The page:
Too often we, as SEOs, get our hands on a website after it has been built. Designers focus on making sites “pretty” and “usable.” Unfortunately, they either lack the knowledge or simply don’t care about the search value a website offers. This is where the ever growing feud between SEO and designer begins.
Fortunately, there are a lot of compromises that can be made without sacrificing website aesthetics or search value. It all starts with identifying elements on the website and making subtle changes that could make a website continue to look great, but also have a fair shot at generating better search visibility.
15 SEO Elements You Have Complete Control Of
Google has said in the past that it incorporates hundreds of parameters into its ranking algorithm (Ann Smarty even wrote a post trying to identify as many as she could here on SEJ). Many of these rankings parameters we either have no idea about (they don’t tell us), or it’s very hard to build upon (links and social signals, for instance). We do, however, know 15 on-page SEO elements that are being used (to different degrees & effects, of course) and that we have 100 percent control of.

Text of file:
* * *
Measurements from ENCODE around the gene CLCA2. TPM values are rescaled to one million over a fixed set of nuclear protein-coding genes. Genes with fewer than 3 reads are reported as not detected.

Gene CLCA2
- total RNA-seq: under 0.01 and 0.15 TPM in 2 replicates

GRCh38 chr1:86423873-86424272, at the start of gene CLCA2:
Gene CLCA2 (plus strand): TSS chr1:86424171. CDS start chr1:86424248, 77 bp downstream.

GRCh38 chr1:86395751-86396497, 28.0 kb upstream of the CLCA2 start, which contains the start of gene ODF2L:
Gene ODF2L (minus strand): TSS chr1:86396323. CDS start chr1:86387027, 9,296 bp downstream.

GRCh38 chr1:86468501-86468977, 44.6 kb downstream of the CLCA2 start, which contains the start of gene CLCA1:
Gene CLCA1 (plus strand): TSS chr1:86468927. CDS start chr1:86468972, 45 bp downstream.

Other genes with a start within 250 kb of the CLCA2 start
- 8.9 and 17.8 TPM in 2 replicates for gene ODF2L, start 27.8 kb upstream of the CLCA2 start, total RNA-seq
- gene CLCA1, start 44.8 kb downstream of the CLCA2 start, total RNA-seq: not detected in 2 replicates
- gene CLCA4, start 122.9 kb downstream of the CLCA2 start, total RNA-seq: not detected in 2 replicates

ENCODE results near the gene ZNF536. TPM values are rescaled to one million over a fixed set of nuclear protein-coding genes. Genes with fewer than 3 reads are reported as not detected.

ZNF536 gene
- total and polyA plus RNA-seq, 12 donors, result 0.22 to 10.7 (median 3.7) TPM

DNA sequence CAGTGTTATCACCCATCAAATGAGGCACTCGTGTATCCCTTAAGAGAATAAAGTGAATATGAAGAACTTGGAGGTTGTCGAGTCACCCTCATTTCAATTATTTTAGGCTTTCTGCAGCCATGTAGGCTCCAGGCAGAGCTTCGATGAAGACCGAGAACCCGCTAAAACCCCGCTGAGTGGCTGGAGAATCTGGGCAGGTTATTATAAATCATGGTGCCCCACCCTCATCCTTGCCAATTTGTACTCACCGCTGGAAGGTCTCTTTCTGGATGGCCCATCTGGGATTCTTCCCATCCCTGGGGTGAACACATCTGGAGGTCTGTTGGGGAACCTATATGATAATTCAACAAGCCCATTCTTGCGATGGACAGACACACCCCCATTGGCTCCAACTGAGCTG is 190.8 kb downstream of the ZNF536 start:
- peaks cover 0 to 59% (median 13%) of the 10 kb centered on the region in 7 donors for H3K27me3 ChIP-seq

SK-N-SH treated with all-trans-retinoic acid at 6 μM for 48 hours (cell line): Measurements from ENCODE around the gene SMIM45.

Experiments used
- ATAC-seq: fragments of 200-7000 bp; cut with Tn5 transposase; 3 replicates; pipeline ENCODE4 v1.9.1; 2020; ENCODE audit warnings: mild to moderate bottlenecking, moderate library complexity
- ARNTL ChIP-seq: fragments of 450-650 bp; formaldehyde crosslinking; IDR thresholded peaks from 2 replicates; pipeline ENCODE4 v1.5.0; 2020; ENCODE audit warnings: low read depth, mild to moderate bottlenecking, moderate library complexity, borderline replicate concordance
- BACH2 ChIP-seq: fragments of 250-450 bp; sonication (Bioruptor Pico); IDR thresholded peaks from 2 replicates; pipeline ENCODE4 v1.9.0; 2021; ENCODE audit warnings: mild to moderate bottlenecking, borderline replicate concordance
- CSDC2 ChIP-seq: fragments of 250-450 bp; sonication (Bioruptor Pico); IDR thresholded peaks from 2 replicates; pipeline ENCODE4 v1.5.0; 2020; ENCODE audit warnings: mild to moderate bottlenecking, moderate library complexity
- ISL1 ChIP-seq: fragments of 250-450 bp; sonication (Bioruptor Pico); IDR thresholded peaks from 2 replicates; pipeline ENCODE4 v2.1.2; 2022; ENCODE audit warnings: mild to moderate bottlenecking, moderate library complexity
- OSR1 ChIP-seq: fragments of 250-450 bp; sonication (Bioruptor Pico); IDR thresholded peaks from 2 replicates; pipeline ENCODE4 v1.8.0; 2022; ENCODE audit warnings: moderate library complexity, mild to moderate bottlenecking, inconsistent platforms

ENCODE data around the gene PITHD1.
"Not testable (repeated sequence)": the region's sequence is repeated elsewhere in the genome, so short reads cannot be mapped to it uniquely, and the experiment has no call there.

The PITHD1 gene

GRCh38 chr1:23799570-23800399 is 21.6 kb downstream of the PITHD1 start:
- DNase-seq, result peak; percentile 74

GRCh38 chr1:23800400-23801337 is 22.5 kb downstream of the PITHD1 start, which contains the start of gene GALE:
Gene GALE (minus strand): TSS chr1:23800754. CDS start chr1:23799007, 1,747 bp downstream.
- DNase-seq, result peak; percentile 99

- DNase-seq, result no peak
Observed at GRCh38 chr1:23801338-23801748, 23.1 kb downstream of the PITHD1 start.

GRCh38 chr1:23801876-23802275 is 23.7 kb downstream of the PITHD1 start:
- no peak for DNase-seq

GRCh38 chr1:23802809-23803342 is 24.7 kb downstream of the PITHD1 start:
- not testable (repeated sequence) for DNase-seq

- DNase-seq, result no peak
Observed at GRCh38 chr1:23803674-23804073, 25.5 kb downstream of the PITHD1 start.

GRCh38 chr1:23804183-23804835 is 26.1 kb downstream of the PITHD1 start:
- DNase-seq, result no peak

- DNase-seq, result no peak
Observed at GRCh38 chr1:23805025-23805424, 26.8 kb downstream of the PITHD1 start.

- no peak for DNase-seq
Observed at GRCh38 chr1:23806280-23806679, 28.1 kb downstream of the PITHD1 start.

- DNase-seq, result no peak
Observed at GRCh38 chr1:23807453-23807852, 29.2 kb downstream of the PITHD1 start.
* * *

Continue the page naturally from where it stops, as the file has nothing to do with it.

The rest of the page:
1) Website Content
Content is the key to any successful SEO campaign. Long gone are the days when you can slap up a single page or even a three- to five-page website and rank well. It’s all about creating quality content that generates natural links.
Too often we see link equity split up among multiple pages that have the exact same content. This is one SEO element that we have complete control of and should always be keeping an eye on. I have seen website 301 redirect their non-www version of their homepage to the www version and see dramatic increases in their sites rankings practically overnight!
3) Title Tags